“I’m not a player for highlights,” he said when we met for an interview at Barcelona’s training ground in November. “I rarely shine myself – the goals are usually scored by others. For me, the best thing is when the ball circulates smoothly in the team.” It is more important to him to make teammates better. He speaks quietly and thoughtfully; the depth and sometimes the force of his statements are realised only after a delay or when the reporter listens to the tape.

His great strength is also not immediately recognisable: he gives the team order and balance; he is responsible for risk management. Flick’s fatal decision to replace his best player up to that point, Gündogan, with the more attack-minded Leon Goretzka in the opening 2022 World Cup match against Japan remains unforgotten. Germany were leading 1-0 and lost 2-1. It proved to be the defeat that meant they were eliminated at the group stage.

Nagelsmann does not want to repeat this mistake but he is challenging Gündogan’s strategic skills with his reorganisation of the team. In March, Nagelsmann brought back Toni Kroos. The former Real Madrid player immediately made a case for Leverkusen’s Robert Andrich as his defensive assistant. The German Casemiro, so to speak. The two, friends for a long time, have a regular place in the centre of midfield. Gündogan was previously there and now has to adapt.

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Kroos tends to move towards the left-back to distribute the ball, as he did in Madrid. This forces the selfless Gündogan to move to the right to keep his team symmetrical. As a result, though, the two lose each other on the pitch. Data shows that Gündogan did not receive many passes from Kroos in the warm-up matches, and in fact received far fewer passes than before.

The new role is also not ideal for Gündogan because he is stationed more offensively, making it difficult for him to control the game. Florian Wirtz and Musiala often appear in his position because they like to move into the centre with the ball. Gündogan tries to balance out the sometimes aimless playfulness of the two and protect them.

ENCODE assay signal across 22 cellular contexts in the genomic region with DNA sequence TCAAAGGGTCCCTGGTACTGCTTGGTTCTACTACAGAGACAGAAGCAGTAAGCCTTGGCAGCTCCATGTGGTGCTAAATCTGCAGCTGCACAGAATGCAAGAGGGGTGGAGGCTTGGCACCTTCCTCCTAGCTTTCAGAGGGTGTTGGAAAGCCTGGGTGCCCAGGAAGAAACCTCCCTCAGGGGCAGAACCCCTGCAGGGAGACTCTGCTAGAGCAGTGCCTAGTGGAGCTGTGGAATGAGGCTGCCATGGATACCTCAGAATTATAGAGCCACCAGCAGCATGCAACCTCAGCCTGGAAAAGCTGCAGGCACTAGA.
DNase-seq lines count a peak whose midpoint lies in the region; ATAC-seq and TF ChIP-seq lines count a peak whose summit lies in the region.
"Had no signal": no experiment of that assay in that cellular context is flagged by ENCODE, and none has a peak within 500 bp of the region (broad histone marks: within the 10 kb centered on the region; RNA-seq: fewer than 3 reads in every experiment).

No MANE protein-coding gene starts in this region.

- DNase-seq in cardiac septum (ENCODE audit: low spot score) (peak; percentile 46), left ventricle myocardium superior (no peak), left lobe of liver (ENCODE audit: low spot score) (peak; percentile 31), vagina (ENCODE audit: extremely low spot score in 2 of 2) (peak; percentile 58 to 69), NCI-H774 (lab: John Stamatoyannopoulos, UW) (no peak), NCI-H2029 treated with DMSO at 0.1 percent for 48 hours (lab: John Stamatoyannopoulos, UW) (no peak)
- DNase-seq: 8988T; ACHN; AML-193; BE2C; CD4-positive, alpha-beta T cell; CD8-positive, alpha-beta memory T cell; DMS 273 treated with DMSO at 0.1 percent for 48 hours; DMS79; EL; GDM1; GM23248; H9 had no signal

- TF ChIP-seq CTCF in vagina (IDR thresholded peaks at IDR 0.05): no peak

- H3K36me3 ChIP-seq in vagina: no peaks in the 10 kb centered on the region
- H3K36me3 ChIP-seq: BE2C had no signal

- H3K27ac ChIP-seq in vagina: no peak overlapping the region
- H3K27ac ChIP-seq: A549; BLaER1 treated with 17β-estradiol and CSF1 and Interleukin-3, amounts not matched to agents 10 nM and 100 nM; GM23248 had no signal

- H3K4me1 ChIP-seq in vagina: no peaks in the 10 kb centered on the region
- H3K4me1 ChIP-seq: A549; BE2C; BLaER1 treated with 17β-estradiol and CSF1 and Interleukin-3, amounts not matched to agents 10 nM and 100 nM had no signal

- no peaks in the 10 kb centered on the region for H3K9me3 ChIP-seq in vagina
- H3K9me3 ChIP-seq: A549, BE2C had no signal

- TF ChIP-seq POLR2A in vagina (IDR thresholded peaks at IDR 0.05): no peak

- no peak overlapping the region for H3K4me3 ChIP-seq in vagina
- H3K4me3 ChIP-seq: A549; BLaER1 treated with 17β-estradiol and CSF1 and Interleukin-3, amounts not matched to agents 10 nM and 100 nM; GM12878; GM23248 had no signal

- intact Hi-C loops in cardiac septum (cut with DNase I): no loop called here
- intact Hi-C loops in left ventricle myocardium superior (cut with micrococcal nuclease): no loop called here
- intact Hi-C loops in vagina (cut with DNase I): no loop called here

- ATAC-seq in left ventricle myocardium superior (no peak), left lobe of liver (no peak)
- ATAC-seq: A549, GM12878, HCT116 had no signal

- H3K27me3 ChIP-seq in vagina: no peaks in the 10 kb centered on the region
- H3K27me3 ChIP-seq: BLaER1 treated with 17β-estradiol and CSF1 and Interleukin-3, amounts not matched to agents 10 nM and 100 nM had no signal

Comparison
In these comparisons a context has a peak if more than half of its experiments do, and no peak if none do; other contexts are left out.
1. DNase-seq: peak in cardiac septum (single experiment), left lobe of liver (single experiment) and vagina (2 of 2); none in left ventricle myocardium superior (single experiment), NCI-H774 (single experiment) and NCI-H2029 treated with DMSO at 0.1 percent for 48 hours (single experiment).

But Germany’s attacking midfield practically consists of three No 10s. The new formation has not yet found its feet, which explains the high error rate.

That makes Germany’s attacking predictable. Against Ukraine, there was a traffic jam in the space in front of the penalty area. Only when the winger Chris Führich replaced Gündogan after half-time did Germany’s attacks become more fluid. That had been the case too in the 2-1 win against the Netherlands in March. In the most recent game, a 2-1 victory against Greece last Friday, Germany got stronger when Wirtz went off. Gündogan initiated the equaliser with a pass.

Gündogan will lead his team on to the pitch in the opening game against Scotland on Friday But the recent history of things going better without him could become a danger for him. Despite Nagelsmann’s commitment, it is unclear whether he will keep his place in the starting XI or lose it, as he did at the 2021 Euros. Nor is it apparent whether his contribution will be properly recognised if the team win. Only Kroos has been credited with the upturn in fortunes this year.

Will Germany and Gündogan find each other? That is a key question at this European Championship. The answer could determine the chances of success for the hosts and three-time title winners.